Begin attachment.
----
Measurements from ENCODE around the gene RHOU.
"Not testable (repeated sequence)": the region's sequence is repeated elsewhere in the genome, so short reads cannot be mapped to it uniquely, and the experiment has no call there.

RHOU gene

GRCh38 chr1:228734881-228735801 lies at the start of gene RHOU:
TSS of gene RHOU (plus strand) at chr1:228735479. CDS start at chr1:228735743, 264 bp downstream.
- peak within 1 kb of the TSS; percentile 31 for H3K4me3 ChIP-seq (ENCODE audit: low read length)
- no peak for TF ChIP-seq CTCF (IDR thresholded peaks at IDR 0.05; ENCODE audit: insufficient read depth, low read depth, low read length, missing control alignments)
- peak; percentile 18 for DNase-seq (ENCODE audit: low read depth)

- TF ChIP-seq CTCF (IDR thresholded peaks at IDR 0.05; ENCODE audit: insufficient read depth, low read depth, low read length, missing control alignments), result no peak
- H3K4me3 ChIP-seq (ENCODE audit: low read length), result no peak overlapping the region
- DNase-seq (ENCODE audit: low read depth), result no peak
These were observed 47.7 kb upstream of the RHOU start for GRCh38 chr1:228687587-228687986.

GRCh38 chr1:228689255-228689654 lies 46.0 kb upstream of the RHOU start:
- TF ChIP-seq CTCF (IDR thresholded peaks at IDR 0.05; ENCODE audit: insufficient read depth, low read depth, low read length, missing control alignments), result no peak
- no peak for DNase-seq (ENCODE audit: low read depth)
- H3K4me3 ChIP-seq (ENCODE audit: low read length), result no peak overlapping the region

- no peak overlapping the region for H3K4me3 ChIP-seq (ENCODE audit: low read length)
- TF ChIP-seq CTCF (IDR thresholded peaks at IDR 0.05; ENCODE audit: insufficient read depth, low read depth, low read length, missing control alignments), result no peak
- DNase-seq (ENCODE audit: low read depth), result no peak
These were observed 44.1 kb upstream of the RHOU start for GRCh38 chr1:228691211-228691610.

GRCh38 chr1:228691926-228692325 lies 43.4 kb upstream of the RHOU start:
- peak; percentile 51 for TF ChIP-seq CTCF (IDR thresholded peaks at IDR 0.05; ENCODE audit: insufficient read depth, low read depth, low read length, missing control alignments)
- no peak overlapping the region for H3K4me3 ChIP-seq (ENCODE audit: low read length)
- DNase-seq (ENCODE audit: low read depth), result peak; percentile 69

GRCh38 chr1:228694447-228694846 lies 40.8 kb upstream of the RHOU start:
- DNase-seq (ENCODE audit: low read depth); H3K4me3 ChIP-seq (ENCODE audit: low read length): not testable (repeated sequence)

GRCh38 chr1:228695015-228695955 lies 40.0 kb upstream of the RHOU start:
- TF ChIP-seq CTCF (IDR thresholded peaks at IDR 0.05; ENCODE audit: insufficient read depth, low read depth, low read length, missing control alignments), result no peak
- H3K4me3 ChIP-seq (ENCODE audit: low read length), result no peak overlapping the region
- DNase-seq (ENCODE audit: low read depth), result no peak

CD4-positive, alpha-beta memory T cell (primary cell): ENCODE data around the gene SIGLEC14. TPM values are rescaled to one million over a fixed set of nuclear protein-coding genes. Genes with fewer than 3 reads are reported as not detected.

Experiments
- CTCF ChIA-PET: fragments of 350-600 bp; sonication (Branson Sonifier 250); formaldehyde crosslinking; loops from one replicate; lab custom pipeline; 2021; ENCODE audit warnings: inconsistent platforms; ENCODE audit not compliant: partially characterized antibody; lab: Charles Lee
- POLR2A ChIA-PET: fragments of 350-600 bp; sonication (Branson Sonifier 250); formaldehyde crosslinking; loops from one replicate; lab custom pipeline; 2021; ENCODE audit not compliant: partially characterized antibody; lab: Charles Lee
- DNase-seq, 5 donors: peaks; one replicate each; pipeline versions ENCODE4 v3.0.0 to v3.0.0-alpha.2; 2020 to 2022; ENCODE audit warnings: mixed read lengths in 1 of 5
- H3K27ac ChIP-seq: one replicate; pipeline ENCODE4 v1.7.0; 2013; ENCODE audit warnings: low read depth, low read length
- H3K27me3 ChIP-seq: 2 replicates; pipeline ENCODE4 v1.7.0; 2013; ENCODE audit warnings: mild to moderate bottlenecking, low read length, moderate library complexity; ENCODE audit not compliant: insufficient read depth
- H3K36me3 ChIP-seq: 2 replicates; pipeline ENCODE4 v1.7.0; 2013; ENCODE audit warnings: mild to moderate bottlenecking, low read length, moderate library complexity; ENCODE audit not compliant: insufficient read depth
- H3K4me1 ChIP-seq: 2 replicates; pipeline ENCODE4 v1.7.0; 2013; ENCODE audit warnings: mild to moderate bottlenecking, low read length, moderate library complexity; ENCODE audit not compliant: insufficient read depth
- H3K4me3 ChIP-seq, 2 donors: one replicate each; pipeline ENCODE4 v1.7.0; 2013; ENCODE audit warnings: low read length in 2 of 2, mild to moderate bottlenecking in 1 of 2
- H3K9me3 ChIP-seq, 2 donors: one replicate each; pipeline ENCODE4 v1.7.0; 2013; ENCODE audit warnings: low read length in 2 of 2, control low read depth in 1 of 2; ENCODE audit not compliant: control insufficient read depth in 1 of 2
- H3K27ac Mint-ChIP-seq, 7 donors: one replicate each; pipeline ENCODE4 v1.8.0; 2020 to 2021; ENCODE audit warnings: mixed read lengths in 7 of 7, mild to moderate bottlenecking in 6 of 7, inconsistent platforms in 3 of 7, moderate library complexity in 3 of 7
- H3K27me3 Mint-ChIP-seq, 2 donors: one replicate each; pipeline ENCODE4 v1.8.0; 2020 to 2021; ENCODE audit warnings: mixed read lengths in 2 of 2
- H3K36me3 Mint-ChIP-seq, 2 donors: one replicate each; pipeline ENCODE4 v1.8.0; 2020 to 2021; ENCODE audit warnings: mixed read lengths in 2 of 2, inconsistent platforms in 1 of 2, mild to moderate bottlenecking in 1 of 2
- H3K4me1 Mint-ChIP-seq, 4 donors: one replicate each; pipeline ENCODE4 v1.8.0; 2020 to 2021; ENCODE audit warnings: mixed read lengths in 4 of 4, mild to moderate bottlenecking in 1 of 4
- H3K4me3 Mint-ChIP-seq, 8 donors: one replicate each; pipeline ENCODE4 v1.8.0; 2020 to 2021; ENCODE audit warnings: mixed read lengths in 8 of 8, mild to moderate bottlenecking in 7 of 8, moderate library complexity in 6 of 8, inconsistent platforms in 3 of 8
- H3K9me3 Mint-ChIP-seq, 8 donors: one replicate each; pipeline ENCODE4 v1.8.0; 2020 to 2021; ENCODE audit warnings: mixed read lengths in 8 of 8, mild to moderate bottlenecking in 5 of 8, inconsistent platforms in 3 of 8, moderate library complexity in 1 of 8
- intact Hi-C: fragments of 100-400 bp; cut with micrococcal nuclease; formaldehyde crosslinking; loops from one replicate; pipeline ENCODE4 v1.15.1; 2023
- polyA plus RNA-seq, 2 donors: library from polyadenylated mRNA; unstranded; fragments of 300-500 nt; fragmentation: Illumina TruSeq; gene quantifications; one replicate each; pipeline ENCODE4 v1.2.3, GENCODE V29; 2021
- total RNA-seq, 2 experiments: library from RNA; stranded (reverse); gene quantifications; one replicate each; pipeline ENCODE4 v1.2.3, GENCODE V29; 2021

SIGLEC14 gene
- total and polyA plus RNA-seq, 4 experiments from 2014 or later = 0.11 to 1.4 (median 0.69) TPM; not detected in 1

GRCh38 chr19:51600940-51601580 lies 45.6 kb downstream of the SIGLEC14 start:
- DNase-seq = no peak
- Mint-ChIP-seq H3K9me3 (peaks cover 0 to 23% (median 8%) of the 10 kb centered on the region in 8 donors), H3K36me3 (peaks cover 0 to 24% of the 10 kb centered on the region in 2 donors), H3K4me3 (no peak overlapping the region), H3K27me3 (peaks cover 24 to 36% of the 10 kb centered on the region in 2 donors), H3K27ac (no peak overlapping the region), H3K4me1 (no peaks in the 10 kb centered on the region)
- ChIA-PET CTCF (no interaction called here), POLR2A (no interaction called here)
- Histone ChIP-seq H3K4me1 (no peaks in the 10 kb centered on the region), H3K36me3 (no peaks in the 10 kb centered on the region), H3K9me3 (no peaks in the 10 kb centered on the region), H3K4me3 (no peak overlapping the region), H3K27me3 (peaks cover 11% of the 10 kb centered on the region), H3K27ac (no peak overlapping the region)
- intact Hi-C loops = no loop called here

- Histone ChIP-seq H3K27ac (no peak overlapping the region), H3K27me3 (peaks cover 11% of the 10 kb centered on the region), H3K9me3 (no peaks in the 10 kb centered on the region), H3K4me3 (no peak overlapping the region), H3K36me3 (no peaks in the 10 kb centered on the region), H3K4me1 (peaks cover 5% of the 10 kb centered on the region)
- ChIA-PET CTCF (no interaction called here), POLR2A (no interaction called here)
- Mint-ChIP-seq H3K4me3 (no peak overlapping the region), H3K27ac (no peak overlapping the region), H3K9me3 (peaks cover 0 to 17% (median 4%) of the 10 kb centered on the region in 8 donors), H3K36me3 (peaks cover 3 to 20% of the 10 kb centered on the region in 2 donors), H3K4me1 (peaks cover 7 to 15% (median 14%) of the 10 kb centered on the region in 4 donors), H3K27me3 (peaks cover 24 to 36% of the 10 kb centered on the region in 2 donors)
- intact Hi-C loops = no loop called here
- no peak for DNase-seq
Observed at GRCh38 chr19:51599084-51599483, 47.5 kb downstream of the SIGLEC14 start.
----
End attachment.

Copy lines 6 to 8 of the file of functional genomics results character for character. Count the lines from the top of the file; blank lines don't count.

- peak within 1 kb of the TSS; percentile 31 for H3K4me3 ChIP-seq (ENCODE audit: low read length)
- no peak for TF ChIP-seq CTCF (IDR thresholded peaks at IDR 0.05; ENCODE audit: insufficient read depth, low read depth, low read length, missing control alignments)
- peak; percentile 18 for DNase-seq (ENCODE audit: low read depth)